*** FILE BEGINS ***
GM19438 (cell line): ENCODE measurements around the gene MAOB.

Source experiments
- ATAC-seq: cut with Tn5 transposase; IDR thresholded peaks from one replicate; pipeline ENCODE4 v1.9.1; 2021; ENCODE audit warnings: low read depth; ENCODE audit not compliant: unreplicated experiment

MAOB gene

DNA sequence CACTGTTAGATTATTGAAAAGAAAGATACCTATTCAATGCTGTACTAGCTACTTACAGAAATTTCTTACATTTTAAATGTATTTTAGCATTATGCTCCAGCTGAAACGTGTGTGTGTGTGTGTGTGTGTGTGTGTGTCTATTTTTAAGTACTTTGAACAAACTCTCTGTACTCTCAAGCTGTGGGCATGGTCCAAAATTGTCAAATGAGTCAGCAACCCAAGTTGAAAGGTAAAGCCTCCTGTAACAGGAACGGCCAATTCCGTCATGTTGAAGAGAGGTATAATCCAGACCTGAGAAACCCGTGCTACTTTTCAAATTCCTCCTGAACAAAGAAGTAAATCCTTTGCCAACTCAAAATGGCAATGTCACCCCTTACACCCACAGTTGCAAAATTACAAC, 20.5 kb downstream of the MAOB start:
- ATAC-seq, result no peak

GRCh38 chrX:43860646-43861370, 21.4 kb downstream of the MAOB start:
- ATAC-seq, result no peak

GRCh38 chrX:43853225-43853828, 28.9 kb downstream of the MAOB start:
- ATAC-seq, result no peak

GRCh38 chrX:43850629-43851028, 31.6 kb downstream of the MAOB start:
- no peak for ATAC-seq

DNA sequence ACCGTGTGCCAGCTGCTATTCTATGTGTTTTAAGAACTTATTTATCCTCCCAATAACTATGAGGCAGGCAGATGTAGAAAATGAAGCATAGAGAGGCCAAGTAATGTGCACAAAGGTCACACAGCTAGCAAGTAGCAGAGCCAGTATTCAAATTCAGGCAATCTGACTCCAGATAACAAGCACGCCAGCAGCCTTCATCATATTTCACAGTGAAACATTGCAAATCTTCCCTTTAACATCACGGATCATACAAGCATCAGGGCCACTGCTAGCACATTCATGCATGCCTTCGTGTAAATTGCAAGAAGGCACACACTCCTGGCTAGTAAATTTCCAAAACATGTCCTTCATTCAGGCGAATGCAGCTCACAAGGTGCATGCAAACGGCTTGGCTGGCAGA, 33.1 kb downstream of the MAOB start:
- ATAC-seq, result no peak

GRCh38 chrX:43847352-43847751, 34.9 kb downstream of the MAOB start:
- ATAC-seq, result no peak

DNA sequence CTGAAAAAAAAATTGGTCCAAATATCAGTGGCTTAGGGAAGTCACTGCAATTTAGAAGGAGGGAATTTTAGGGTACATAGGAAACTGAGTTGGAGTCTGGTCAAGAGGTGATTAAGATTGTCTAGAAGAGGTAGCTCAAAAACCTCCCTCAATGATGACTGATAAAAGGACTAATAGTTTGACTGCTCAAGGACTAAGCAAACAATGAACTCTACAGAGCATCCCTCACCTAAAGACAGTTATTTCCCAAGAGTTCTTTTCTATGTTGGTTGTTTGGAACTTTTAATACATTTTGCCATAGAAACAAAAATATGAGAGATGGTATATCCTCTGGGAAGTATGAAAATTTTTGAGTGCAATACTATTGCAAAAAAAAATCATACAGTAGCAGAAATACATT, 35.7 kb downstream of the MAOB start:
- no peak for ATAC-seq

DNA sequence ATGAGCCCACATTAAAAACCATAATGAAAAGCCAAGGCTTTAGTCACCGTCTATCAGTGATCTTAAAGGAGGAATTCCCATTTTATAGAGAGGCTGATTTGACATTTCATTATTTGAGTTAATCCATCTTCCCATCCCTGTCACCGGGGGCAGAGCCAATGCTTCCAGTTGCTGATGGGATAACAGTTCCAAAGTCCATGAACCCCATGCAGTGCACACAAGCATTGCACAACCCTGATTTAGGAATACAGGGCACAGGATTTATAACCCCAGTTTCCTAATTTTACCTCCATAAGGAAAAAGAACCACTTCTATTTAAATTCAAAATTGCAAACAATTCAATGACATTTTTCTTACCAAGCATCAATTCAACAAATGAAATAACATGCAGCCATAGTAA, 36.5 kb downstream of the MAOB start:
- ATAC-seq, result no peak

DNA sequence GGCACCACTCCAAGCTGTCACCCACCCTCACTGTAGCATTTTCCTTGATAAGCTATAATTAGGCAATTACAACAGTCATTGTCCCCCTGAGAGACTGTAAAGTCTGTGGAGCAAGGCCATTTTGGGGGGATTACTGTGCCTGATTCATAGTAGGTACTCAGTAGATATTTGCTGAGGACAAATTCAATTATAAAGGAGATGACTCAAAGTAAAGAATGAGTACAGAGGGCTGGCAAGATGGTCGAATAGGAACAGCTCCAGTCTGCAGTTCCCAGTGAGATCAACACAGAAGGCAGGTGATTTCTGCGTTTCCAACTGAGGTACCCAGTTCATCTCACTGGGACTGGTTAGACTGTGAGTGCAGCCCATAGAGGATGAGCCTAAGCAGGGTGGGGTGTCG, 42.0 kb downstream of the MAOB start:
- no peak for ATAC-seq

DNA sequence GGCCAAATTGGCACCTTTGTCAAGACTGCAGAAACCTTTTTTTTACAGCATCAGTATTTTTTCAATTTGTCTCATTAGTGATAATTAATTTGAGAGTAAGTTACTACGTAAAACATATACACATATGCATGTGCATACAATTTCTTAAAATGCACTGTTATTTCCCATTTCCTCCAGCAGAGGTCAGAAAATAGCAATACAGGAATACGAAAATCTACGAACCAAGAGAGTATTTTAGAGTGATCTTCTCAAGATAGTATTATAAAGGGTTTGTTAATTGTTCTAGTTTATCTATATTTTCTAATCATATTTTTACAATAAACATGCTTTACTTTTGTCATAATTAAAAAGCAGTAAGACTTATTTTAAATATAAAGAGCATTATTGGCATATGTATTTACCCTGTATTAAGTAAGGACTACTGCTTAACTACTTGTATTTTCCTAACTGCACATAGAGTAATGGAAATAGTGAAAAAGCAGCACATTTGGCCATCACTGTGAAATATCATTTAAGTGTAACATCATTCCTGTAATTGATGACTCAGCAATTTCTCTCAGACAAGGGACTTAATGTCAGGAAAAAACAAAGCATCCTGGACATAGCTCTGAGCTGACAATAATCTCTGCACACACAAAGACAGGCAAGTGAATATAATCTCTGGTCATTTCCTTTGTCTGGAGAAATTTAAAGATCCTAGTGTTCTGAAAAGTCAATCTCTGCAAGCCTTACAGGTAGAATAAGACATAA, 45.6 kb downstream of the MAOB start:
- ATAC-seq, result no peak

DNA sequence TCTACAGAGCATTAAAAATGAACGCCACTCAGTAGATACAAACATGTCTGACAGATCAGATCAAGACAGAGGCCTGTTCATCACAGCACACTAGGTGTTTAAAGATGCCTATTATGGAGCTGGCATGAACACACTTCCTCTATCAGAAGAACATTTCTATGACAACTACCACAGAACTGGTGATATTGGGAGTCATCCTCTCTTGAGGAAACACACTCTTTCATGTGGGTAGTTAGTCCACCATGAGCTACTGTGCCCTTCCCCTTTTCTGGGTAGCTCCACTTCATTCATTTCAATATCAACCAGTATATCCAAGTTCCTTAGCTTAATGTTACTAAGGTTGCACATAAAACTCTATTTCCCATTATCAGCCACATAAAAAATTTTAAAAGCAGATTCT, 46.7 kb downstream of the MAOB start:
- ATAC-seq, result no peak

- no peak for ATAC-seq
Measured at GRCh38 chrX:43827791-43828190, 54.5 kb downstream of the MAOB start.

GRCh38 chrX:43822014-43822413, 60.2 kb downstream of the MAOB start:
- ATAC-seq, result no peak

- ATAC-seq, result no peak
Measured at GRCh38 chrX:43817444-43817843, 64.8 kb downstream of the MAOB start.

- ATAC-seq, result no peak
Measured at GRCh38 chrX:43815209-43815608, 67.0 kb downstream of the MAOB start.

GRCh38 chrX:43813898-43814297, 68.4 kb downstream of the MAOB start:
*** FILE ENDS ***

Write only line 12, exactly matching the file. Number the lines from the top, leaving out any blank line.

- no peak for ATAC-seq